Which means we pray that you will have the courage to do what you know is good and right and true.

Hopefully after you have asked for God’s guidance.

 

And we will pray that God will give you

a sense of joy and wonder in all God’s works.

This includes that natural world, for sure.

Fortunately,

where you are going and with the parents you have been given,

we rest assured that you will have ample opportunities to be given a sense of joy and wonder in the natural world.

 

But God’s works include,

significantly,

all us human beings too.

And sometimes it can be a whole lot harder to maintain a sense of joy and wonder about us.

We hope you will remember to ask God for that kind of maintenance!

 

Isaac,

your parents have brought you here,

willingly and happily,

desiring that you be given this sacrament of baptism in all its many dimensions.

One of those dimensions is that by your baptism

you become a member of Christ’s Body,

the Church.

In fact, after you have been baptized we will “receive you into the household of God”.

 

We feel this part of your baptism palpably.

Because we baptize you here at the Church of the Advocate in Chapel Hill,

knowing that in the days ahead you will be far from us,

and in the years ahead you will be given to the care and environment of another community of the Church.

Yet we have promised that we will do all in our power to support you.

So we will pray for you.

We will pray for you in the weeks ahead.

We will pray for your parents that they will find a church home for you over there in Colorado.

We will pray for your godparents that they will care for you and be present to you as best they can.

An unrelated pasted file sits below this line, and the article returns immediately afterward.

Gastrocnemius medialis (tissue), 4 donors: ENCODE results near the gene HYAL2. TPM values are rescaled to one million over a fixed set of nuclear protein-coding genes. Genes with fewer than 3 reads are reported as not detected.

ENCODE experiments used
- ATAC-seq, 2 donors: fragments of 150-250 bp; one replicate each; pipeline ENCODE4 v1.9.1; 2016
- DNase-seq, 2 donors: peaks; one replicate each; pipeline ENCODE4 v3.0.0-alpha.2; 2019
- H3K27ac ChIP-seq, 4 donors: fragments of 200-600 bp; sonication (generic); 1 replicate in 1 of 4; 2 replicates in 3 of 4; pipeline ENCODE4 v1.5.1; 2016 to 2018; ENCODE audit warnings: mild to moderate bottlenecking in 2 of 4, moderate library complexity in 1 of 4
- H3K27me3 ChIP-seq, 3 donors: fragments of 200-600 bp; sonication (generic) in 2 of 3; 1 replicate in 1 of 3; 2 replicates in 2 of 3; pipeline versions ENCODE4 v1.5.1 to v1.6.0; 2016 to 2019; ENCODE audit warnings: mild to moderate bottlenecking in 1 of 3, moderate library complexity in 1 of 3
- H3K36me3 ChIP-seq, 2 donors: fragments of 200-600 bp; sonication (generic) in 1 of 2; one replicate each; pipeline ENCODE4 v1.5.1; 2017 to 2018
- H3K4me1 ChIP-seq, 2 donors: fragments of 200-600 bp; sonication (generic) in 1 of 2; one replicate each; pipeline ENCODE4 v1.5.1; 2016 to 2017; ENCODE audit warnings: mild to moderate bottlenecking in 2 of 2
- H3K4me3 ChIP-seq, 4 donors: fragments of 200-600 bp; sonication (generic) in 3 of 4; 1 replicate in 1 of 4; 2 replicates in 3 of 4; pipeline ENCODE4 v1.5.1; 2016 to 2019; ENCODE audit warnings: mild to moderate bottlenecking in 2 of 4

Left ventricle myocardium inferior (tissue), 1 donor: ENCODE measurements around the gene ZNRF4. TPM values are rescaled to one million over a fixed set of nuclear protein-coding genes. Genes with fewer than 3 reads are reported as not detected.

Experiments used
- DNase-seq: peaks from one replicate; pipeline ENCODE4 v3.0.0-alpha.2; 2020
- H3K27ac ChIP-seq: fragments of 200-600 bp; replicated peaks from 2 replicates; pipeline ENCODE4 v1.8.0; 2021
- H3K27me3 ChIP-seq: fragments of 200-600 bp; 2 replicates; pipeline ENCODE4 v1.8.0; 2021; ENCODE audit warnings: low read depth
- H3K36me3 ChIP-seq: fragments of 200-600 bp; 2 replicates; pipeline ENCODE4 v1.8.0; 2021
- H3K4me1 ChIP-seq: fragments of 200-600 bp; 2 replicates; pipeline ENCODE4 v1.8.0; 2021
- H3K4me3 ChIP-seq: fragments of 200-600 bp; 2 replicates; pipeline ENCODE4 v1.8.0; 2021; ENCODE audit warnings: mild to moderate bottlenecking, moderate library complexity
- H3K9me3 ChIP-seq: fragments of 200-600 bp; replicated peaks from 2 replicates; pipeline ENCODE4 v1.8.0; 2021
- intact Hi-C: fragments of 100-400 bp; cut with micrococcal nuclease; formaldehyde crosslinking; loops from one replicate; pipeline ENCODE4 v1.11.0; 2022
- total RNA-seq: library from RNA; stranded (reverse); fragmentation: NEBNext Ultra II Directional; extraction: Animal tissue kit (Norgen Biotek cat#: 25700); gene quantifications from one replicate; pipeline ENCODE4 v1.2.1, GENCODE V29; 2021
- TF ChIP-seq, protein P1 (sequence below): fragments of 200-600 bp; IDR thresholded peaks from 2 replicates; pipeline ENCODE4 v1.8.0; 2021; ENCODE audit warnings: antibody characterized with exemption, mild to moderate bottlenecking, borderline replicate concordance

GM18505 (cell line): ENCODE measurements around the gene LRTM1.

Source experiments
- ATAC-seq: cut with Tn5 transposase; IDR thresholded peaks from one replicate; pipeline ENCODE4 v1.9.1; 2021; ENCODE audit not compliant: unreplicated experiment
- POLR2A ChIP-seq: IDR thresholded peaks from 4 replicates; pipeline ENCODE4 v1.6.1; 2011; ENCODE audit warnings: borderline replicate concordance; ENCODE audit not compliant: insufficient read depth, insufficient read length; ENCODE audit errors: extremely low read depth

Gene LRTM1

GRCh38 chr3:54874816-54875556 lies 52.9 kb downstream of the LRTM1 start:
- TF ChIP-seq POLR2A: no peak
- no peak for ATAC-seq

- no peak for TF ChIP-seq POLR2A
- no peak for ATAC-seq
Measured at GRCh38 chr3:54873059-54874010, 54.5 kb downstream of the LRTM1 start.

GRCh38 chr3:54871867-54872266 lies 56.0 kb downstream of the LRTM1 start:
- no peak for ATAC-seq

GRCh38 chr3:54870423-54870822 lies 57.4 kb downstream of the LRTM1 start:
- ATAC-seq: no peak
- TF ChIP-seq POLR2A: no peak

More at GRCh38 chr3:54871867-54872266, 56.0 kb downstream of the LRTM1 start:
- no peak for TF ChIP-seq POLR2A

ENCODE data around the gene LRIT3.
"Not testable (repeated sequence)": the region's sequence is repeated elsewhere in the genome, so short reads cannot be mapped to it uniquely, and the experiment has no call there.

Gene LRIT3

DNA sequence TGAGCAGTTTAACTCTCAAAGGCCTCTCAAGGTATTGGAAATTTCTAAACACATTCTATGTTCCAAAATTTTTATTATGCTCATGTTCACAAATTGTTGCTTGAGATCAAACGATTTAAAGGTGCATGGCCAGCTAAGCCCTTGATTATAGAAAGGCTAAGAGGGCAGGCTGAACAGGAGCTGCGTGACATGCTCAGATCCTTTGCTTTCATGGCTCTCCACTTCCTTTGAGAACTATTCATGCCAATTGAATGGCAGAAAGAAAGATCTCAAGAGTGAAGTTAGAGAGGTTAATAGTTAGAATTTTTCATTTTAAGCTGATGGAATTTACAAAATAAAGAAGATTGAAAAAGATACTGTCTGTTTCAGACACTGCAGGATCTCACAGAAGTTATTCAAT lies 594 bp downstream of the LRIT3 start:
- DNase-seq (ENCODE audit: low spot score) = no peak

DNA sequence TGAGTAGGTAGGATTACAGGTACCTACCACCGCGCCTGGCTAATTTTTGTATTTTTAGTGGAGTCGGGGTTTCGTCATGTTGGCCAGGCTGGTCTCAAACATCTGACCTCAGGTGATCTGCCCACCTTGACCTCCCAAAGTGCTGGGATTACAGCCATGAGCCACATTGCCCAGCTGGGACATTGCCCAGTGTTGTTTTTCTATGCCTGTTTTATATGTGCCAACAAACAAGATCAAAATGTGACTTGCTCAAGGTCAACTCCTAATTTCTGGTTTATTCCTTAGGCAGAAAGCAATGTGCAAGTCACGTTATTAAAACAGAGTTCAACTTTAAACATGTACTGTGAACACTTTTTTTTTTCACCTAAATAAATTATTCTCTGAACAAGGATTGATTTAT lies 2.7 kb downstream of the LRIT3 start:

We will pray that you grow up knowing that it was important to your parents that you be baptized here

even though you are about to move there.

This means you have been given a special experience of being baptized into the whole church, not just one particular community.

I hope you can know that as you grow to adulthood

and begin to experience the love and the grace,

even the joy;

the vagaries and imperfections,

even the hypocrisy;

of the whole Church and of particular church communities.

 

This Jesus, whom we follow,

has set a very high standard for us.

It is plain in the lessons we read on this day of your Baptism.

We heard from Leviticus, the ancient book of laws in which Jesus himself was fully immersed.

(the only reading of this ancient book of laws, by the way,

that we Episcopalians are given on a Sunday.)

 

Check it out: Leviticus 19:1-2,9-18

If describes what life is like for those who know God as their God.

If you know God as your God, then you shall see all human beings as beloved of God,

and you will ever be mindful of others.

and will give of what you have been given.

It says two times that you shall not steal.

So that must be an important result of knowing God.

 

We also heard from the Gospel of Matthew,

5th chapter, verses 38-48,

in which Jesus takes the Levitical laws and notches them up a bit,

notches them up to what seems to be either impossible or intolerable.

But again,

he is describing what will happen if you know and love God:

You will have that courage to will and to persevere.

You will stand for what you know is right.

And you will see all human beings as beloved of God.

 

(If you ever want a further explanation of some of these difficult teachings about turning the other cheek or walking the extra mile, though,

when you are old enough,

take in the movie Ghandi, or read some of his writings.

Learn about civil disobedience in our own country’s Civil Rights movement.